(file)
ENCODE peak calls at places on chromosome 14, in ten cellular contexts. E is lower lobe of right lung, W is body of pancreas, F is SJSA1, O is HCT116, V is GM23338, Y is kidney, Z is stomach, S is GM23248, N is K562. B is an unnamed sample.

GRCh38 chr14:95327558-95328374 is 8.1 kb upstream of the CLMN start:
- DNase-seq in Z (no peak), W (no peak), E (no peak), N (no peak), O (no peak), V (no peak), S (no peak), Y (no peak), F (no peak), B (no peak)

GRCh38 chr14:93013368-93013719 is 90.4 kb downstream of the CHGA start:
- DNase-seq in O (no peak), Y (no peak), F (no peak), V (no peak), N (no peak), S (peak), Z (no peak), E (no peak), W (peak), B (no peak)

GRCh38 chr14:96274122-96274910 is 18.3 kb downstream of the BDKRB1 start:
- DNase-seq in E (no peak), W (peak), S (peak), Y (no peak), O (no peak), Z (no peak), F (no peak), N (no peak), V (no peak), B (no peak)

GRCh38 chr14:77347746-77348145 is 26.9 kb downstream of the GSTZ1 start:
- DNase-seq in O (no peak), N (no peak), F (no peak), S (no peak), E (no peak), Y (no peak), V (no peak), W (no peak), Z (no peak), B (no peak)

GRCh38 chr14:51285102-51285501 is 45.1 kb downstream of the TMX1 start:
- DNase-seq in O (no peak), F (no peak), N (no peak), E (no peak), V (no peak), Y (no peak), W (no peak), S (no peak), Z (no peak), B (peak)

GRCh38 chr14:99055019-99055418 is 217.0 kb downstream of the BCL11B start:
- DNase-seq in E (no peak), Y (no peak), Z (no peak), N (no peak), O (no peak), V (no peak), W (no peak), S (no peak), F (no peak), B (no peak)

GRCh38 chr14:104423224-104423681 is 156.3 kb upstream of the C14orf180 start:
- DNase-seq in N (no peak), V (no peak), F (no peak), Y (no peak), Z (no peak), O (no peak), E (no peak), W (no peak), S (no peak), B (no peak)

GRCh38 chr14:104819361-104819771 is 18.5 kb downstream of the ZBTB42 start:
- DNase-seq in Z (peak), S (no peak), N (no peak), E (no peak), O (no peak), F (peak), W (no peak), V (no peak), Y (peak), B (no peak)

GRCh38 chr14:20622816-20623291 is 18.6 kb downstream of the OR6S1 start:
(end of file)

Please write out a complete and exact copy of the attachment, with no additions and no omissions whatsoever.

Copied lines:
ENCODE peak calls at places on chromosome 14, in ten cellular contexts. E is lower lobe of right lung, W is body of pancreas, F is SJSA1, O is HCT116, V is GM23338, Y is kidney, Z is stomach, S is GM23248, N is K562. B is an unnamed sample.

GRCh38 chr14:95327558-95328374 is 8.1 kb upstream of the CLMN start:
- DNase-seq in Z (no peak), W (no peak), E (no peak), N (no peak), O (no peak), V (no peak), S (no peak), Y (no peak), F (no peak), B (no peak)

GRCh38 chr14:93013368-93013719 is 90.4 kb downstream of the CHGA start:
- DNase-seq in O (no peak), Y (no peak), F (no peak), V (no peak), N (no peak), S (peak), Z (no peak), E (no peak), W (peak), B (no peak)

GRCh38 chr14:96274122-96274910 is 18.3 kb downstream of the BDKRB1 start:
- DNase-seq in E (no peak), W (peak), S (peak), Y (no peak), O (no peak), Z (no peak), F (no peak), N (no peak), V (no peak), B (no peak)

GRCh38 chr14:77347746-77348145 is 26.9 kb downstream of the GSTZ1 start:
- DNase-seq in O (no peak), N (no peak), F (no peak), S (no peak), E (no peak), Y (no peak), V (no peak), W (no peak), Z (no peak), B (no peak)

GRCh38 chr14:51285102-51285501 is 45.1 kb downstream of the TMX1 start:
- DNase-seq in O (no peak), F (no peak), N (no peak), E (no peak), V (no peak), Y (no peak), W (no peak), S (no peak), Z (no peak), B (peak)

GRCh38 chr14:99055019-99055418 is 217.0 kb downstream of the BCL11B start:
- DNase-seq in E (no peak), Y (no peak), Z (no peak), N (no peak), O (no peak), V (no peak), W (no peak), S (no peak), F (no peak), B (no peak)

GRCh38 chr14:104423224-104423681 is 156.3 kb upstream of the C14orf180 start:
- DNase-seq in N (no peak), V (no peak), F (no peak), Y (no peak), Z (no peak), O (no peak), E (no peak), W (no peak), S (no peak), B (no peak)

GRCh38 chr14:104819361-104819771 is 18.5 kb downstream of the ZBTB42 start:
- DNase-seq in Z (peak), S (no peak), N (no peak), E (no peak), O (no peak), F (peak), W (no peak), V (no peak), Y (peak), B (no peak)

GRCh38 chr14:20622816-20623291 is 18.6 kb downstream of the OR6S1 start: